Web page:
Flossenburg

These concentration camps played a big role in the Holocaust; millions of Jews were sent to them and were ritually murdered or used for slave labor to contribute to the war. Congregationalisms Flossed;rug was a Nazi concentration camp known for its brutality and aggressiveness towards its inmates during the Holocaust. The history of Flossed;rug began in 1938 when it was first established. The camp was originally planned to be built in Flossed;rug Germany but was later built in Bavaria, which is closer to the Czech Republic (SHAM 3).

The location of the camp was very harsh for the prisoners causing them to do ruthless amounts of labor. Flossed;rug also included 83 separate sub camps that were mainly used for torturing Jews (Vigil ). Sub camps were usually feared much more than the actual camps since the conditions were much worse. Flossed;rug was an active concentration camp for about 10 years until it was liberated in April of 1945 by the 2nd U. S Calvary (Vigil 4). Although most prisoners had already died once the camp was liberated, a few thousand were rescued.Since prisoners were being forced to go on death marches a few days prior to their camps liberation, only 4,000 of the 14,000 that were forced on that death march survived (Allen 30). In addition, there were many different types of prisoners in Flossed;rug.

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The first 100 were transported from Dachas in May of 1938, a few months after Flossed;rug was constructed (SHAM 2). Prisoners quickly died of starvation or were murdered brutally. The camp was originally created as a detention center for males captured during the winter and spring of 1938 where they would then be sent out into forced labor (SHAM 4).

Forced labor in these concentration camps usually led to a slow and painful death. As the war progressed, more and more prisoners were sent in. These prisoners were mainly Soviet, Czech, Dutch and German (Oilcloths, Webb, & McConnell 2). Considering most of the prisoners were criminals, riots were often started by vicious men inside of the camp. Children were also sent to Flossed;rug but either died very quickly due to conditions in the camp or they were sent to extermination camps such as Echelon or Trebling (Vigil 4).

No mercy was ever shown for any of the prisoners of Fabulousness.In this case, the leaders of Flossed;rug were well known for their cruelty towards their inmates. The very first leader of the camp, AS Major Jacob Wishbone was the first commander of the camp until he was found dead in his apartment in January of 1939 Vigil 3). Some say it was a murder case and others say it was a suicide; the truth is still unknown to this day. Next in line for his position was AS Lieutenant Colonel Karl Settlers who was in charge until he was transported to Balkans in 1942 after serving the camp for about two years (Vigil 3).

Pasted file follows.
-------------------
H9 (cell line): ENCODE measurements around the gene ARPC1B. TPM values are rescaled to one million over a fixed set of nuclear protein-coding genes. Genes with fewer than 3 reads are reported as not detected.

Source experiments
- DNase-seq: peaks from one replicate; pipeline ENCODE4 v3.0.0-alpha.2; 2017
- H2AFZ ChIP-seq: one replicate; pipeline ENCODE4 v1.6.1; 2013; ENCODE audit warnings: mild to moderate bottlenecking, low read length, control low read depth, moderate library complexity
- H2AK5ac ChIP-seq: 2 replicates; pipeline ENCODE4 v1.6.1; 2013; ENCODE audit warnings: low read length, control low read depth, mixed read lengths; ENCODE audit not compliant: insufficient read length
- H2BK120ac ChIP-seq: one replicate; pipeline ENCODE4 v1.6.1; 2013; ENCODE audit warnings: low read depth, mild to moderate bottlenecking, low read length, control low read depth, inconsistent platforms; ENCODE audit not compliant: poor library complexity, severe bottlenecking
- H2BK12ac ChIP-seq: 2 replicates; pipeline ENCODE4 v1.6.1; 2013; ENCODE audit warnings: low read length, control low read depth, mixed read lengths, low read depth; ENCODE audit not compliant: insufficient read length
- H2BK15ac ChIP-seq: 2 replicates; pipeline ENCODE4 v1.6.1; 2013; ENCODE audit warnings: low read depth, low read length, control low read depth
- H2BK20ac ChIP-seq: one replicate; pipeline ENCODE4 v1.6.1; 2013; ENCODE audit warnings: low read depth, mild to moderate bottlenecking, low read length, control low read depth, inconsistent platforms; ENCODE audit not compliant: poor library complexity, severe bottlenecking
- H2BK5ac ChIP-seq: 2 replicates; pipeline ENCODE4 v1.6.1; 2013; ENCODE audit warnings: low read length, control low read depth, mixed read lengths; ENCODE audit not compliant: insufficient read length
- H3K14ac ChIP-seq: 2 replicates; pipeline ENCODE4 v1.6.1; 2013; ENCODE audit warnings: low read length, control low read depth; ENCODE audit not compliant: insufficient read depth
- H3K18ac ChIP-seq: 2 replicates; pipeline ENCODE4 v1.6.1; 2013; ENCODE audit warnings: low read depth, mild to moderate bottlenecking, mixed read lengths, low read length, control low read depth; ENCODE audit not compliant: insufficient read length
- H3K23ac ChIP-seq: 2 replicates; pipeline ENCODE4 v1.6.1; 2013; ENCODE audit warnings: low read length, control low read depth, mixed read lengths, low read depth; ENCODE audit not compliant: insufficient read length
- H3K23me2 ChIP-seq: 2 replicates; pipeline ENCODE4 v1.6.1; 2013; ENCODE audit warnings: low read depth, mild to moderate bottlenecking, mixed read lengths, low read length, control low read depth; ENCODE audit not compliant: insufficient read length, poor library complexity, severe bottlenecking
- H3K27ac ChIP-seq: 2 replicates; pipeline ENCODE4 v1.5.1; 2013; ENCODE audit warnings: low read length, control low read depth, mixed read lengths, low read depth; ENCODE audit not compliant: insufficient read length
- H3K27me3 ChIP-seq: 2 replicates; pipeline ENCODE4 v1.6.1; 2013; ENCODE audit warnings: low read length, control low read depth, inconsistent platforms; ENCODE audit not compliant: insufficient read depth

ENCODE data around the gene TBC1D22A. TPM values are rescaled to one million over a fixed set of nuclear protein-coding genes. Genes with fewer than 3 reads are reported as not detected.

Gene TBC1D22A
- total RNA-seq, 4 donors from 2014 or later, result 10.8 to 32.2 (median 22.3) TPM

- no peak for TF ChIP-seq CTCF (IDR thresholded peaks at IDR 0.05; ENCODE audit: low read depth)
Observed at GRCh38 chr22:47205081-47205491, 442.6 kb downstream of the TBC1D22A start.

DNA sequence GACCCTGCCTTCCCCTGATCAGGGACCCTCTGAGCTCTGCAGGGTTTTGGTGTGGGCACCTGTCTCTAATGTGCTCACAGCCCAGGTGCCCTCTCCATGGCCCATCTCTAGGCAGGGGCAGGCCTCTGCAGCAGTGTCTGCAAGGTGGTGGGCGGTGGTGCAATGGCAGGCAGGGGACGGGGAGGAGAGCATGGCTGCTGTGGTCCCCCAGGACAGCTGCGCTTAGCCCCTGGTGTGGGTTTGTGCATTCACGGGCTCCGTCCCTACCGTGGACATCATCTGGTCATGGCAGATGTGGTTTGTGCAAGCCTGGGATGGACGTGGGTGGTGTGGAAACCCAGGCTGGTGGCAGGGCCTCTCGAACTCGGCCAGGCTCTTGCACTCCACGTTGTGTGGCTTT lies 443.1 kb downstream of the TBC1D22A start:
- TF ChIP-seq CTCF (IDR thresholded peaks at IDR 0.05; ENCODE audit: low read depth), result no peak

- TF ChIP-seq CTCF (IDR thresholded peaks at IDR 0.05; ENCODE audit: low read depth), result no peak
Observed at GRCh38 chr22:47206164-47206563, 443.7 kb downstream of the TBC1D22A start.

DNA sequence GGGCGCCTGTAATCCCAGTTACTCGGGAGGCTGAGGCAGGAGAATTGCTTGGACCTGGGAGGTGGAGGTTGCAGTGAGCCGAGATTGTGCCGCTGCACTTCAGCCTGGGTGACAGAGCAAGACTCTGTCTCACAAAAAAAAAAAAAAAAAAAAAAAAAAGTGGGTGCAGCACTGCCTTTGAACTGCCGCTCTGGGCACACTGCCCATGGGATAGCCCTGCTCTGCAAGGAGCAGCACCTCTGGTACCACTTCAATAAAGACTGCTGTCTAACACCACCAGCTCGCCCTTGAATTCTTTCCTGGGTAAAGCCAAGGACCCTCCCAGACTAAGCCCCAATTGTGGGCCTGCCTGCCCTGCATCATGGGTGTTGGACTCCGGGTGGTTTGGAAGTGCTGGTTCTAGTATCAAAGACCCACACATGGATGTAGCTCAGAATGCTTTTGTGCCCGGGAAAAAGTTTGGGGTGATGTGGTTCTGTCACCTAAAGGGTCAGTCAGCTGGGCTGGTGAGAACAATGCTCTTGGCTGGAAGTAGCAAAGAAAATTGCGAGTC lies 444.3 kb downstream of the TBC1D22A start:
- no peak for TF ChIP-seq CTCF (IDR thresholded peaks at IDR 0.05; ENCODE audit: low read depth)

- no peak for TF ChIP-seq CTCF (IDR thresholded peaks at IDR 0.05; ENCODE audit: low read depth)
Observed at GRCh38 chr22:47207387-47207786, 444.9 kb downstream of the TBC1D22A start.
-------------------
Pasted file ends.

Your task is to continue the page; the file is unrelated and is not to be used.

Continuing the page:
It was said that Junketer was transported to Balkans to serve as a supply officer. Once Junketer left, AS Major Eggnog XIII was put into full command until AS Major Max quickly replaced him and commanded the camp until its liberation (Vigil 3). At this time before the war, Flossed;rug was mainly a men’s camp for antisocial or criminal type of prisoners. The camp was built near many hills where captives were forced to search for granite for the war as a punishment (Vigil 4).

The labor conducted at this camp usually lead to death from being overworked.During the war, prisoners were either sent to the main camp or to one of the many sub camps to being punished further or tortured (Vigil 4). Those transferred to Flossed;rug lived in 16 separate barracks which were all constructed of wood.

Those sent to the sub camps were put into much smaller barracks with Just as many inmates as a larger barrack. Between 1941-1942, when the war became a much more serious situation the AS began exterminating large numbers of Polish prisoners to create the needed amount of space (Vigil 3).Inmates were usually killed using gas chambers, mass shootings, or by burning the bodies alive. Obviously, conditions in the camp of Flossed;rug were atrocious.

Most prisoners were forced to work in factories where they were worked to death (Oilcloths, Webb ; McConnell 2). Limited amounts of food were also provided to inmates causing torturous deaths. Many different types of diseases spread throughout the camp including typhus and yester (Vigil 2). With no medical care in the camp at all, illnesses spread quickly.